Employment & Labour

Strike the right chord when starting a union: Ovsyannikov

By Tony Poland, AdvocateDaily.com Associate Editor

Forming a workplace union can have its benefits, but it’s vital to ensure the proper procedures are followed during the process, says Vaughan employment lawyer Dennis Ovsyannikov.

Ovsyannikov, an associate with Zeilikman Law, says regardless of the size of the workforce, the first decision is to determine whether to join an established union or go it alone.

“There’s a great deal of flexibility — even a few employees of a particular employer could unionize their workplace,” he tells AdvocateDaily.com. “Creating a new union from scratch would give them a fair bit of latitude in terms of the rules they would follow and how it would function.

“The other option would be to join an existing organization, perhaps a provincial, national or even an international union. In that instance, the unions that are larger would generally have a professional staff that would assist in the organizational process.”

Ovsyannikov says, “It is somewhat more challenging to start a grassroots union rather than just becoming a local of a larger one that already has processes in place.”

It’s up to the organizers to decide if autonomy is more important than having an established organization representing them, he says, noting that joining an existing group “sometimes has benefits or can be a hindrance, depending on the union.”

Whatever the employees decide, there is a two-part process to forming a union, says Ovsyannikov. The group needs to sign up at least 40 per cent of the non-managerial staff before it can make an application with the Ontario Labour Relations Board.

While organizers have the right to approach employees about joining the union, he says recruitment cannot interfere with normal work responsibilities and advises limiting such contact to breaks or outside business hours.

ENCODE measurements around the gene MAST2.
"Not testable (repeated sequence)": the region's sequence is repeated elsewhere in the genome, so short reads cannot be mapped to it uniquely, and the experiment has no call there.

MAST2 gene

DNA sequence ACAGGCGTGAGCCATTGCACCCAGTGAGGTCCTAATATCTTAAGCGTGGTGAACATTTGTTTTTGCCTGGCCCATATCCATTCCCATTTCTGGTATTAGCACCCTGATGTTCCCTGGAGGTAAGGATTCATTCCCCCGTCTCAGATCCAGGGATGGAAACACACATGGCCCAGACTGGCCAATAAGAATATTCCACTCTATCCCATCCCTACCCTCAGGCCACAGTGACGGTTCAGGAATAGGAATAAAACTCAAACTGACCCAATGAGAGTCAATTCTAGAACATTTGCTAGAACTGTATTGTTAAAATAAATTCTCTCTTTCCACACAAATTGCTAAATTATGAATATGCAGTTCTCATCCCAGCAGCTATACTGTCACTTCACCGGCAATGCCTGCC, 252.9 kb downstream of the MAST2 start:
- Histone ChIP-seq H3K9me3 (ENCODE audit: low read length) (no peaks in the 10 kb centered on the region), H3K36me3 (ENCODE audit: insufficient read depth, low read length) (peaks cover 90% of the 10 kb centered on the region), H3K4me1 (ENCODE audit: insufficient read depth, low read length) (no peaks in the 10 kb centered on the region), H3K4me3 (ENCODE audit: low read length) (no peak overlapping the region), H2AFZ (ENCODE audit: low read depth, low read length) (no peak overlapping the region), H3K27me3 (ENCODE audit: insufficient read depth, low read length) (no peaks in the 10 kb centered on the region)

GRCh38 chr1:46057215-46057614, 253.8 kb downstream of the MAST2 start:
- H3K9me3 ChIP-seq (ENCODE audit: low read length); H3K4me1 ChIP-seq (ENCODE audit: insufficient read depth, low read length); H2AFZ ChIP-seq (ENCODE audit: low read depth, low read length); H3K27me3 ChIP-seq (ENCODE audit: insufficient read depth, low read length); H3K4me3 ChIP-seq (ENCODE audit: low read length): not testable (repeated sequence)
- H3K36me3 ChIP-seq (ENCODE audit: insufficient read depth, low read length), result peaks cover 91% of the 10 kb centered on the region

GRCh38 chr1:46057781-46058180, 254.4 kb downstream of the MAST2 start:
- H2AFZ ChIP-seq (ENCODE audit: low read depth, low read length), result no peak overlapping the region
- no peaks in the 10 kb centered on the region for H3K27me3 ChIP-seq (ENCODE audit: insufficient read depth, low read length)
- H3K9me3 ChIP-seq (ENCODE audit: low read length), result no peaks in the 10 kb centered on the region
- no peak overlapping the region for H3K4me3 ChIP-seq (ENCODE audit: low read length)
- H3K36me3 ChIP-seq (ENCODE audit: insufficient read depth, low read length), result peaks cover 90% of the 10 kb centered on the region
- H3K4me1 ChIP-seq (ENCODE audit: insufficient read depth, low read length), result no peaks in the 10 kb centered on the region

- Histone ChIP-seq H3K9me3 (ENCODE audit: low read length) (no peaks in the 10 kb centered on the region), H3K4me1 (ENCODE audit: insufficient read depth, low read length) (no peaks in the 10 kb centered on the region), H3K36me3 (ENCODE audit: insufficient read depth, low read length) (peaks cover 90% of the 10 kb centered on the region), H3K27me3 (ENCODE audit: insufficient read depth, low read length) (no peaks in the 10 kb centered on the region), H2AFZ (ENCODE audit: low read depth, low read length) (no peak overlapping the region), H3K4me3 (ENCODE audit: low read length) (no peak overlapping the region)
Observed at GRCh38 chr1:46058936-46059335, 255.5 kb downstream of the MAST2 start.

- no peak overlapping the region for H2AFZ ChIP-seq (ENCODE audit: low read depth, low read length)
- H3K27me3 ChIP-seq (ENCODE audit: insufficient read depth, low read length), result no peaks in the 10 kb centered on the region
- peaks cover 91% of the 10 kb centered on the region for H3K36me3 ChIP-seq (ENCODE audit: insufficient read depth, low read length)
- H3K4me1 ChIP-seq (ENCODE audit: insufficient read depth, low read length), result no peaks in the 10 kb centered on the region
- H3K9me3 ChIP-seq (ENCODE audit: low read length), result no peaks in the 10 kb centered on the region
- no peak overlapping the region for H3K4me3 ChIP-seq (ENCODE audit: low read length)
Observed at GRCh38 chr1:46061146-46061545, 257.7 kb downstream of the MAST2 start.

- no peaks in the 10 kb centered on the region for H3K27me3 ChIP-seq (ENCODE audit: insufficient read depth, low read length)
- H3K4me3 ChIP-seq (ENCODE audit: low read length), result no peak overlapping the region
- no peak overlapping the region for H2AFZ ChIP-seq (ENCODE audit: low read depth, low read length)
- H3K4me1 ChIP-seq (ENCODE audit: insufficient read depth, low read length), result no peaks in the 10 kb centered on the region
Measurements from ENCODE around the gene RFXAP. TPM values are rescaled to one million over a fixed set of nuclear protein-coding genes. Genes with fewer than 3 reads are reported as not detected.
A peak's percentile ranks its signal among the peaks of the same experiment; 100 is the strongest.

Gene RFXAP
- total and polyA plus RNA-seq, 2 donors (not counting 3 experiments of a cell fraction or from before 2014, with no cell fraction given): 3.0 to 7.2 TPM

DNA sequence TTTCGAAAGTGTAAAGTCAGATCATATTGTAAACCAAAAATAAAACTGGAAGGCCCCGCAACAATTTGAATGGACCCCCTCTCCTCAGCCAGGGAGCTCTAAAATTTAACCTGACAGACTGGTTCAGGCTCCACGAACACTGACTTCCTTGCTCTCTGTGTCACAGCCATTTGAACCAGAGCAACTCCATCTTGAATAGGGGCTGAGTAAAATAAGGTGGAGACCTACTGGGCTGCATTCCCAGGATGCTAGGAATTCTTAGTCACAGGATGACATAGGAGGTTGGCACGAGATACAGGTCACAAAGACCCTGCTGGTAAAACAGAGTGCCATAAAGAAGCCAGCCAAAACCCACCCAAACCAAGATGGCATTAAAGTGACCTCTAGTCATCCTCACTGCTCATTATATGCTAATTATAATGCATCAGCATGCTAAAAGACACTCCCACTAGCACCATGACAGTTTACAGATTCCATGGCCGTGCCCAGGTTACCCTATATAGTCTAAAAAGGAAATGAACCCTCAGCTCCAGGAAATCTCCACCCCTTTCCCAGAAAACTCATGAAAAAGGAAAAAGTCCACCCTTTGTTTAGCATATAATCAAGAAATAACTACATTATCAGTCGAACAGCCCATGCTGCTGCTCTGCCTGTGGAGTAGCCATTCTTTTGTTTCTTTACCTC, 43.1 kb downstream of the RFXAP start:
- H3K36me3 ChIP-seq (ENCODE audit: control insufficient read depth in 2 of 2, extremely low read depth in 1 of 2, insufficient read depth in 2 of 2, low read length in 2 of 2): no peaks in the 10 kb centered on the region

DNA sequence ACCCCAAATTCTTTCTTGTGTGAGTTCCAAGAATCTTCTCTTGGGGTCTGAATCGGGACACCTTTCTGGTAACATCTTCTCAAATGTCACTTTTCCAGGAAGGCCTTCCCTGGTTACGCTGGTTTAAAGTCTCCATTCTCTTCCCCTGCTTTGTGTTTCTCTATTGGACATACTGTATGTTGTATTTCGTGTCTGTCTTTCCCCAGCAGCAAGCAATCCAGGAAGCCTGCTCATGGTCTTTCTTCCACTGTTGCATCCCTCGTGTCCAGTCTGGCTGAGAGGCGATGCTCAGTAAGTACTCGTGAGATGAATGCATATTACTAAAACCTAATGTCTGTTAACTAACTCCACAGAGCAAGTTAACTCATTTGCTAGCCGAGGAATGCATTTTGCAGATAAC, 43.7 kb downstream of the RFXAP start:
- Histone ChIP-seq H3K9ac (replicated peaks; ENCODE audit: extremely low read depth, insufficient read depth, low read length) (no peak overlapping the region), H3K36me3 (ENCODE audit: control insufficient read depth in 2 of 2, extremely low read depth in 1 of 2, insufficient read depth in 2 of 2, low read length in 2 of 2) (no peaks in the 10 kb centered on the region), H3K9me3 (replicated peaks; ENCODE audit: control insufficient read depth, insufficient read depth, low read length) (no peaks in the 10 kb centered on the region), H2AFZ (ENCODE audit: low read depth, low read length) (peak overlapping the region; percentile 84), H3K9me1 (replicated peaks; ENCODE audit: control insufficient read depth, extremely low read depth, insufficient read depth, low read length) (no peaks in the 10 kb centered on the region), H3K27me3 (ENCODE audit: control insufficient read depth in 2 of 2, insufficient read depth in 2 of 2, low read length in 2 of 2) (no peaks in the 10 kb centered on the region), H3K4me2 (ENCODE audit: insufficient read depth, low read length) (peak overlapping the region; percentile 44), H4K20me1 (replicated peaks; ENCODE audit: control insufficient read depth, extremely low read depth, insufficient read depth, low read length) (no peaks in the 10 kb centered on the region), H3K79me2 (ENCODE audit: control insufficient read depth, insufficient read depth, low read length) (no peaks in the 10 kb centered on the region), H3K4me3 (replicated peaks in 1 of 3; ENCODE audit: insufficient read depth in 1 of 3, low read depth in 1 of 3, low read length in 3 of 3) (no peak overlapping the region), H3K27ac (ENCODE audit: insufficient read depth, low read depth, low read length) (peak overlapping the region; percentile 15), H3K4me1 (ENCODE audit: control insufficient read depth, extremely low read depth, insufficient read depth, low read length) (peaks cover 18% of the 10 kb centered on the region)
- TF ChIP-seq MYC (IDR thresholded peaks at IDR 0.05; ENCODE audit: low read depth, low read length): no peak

Once the board is satisfied that criteria have been met, a certification vote is held with a simple majority of 51 per cent deciding whether or not to unionize, Ovsyannikov says. Only those who vote have a say in the outcome, so those who abstain are not counted in the final tally.

“Assuming there will be no problems in terms of the procedure, then the board orders that the particular union is the exclusive bargaining agent for the entire workplace,” he says. “All employees will be represented by that union and the one-to-one relationship between the employee and the employer will no longer be in place.”

For those starting a grassroots union, Ovsyannikov suggests meeting with a labour lawyer since there are specific procedures that must be followed.

“It would be advisable in most instances to at least receive a consultation from an employment and labour lawyer to discuss what options a group of employees has and how they should proceed in terms of their organizational efforts,” he says. “Sometimes, spending a little bit of time with a lawyer upfront can save them time, expense and aggravation down the road. If they make a mistake early on, the board could reject their application, and they may need to start the process again.”

Ovsyannikov says determining how the union will function is vital.

“The employees should have a meeting and formulate their constitution and ideally bylaws that would set out the purpose of that union and what its basic structure is,” he says.

Ovsyannikov says the organizers need to determine details such as who would fill executive positions and when to hold elections.

“It would also be a good idea to keep minutes of those meetings so that when the union applies for certification that record can be filed with the board to prove those events have, in fact, taken place,” he says.

Ovsyannikov says when in doubt, it makes sense to seek advice rather than take a misstep that could derail the application.

“Our firm would certainly be able to guide a group of employees through the process,” he says.

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